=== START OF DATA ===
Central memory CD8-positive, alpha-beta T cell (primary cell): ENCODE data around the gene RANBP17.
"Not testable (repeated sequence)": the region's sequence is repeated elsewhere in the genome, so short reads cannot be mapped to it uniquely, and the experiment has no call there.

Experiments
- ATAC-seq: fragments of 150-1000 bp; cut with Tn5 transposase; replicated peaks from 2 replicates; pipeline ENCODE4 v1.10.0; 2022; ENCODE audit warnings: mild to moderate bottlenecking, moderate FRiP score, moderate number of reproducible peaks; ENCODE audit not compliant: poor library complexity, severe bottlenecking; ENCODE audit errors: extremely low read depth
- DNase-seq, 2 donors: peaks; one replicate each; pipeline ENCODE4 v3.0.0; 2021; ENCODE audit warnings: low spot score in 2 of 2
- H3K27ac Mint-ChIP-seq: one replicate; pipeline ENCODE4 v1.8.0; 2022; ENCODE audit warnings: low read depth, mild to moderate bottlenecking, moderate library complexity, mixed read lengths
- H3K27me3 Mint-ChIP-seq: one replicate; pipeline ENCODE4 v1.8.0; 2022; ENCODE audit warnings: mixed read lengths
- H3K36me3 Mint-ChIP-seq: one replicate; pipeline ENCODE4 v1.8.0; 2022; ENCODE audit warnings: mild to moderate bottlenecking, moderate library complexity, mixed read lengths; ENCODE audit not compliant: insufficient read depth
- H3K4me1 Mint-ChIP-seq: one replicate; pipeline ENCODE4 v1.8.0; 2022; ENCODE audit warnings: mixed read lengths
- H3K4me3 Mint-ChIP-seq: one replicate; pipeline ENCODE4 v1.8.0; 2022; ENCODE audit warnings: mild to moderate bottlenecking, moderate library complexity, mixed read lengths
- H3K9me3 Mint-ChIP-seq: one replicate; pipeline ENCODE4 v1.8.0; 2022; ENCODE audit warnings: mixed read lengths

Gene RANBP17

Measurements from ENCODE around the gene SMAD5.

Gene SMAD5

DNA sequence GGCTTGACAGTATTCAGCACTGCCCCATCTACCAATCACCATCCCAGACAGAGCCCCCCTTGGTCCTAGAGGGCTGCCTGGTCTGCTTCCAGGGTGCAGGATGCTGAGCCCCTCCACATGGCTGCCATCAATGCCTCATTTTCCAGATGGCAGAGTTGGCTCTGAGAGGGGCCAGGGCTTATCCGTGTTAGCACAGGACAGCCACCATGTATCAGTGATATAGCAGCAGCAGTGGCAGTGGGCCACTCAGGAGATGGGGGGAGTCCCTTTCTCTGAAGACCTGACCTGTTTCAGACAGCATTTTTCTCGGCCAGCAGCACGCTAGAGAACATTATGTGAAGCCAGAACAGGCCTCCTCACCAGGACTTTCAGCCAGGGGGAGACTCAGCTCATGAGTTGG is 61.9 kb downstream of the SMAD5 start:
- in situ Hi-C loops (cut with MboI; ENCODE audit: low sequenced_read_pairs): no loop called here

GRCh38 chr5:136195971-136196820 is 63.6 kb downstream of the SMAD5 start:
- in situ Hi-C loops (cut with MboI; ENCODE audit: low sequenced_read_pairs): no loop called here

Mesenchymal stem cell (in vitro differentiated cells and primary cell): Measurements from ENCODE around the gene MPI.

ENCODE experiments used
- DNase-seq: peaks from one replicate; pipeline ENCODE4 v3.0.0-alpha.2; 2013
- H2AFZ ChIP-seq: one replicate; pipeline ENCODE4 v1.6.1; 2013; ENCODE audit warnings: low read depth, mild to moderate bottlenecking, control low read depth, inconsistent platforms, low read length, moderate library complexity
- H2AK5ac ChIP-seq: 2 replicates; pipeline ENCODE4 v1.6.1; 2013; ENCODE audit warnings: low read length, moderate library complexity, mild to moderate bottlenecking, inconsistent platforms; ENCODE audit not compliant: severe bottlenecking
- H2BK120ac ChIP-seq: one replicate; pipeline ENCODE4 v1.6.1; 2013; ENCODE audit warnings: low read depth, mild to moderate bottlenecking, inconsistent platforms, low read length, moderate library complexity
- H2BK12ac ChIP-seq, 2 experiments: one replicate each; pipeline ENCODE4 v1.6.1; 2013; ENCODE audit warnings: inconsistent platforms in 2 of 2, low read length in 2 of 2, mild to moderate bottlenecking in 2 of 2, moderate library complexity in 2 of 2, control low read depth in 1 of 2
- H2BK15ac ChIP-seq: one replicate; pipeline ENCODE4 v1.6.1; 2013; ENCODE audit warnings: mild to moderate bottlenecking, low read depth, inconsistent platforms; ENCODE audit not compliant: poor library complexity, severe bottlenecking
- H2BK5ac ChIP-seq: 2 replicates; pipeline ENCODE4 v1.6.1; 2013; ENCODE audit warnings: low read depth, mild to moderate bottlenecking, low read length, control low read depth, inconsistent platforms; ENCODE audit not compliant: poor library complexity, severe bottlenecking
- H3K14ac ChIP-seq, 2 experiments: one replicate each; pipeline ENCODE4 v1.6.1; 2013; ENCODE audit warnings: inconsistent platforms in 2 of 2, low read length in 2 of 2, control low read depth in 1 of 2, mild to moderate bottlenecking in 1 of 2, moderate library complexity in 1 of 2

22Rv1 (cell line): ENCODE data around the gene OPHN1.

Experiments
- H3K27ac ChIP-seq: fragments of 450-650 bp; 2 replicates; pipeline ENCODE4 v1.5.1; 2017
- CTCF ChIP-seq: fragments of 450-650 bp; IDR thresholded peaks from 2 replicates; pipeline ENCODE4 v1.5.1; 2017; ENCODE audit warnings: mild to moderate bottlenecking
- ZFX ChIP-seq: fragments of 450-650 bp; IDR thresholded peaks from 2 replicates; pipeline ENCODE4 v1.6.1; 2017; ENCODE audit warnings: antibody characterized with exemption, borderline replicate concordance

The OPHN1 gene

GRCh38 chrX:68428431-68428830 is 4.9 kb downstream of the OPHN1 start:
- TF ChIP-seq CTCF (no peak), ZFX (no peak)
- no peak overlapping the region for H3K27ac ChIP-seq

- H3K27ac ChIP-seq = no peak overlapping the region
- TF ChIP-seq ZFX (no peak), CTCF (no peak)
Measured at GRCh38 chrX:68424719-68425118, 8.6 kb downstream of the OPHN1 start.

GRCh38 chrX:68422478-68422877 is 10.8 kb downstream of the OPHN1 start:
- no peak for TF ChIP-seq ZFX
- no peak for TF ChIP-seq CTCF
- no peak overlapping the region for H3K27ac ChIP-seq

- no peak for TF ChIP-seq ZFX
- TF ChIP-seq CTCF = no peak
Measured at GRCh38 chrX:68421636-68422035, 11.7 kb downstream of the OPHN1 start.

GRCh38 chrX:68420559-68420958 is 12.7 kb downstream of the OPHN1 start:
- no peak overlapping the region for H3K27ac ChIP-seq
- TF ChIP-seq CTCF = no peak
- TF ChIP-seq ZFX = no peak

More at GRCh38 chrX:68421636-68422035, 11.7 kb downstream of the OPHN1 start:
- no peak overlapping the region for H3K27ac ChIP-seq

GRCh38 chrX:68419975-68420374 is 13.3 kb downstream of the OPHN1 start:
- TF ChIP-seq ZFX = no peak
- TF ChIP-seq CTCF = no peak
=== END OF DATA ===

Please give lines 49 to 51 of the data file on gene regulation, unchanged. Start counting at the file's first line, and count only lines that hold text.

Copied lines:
- no peak overlapping the region for H3K27ac ChIP-seq
- TF ChIP-seq CTCF = no peak
- TF ChIP-seq ZFX = no peak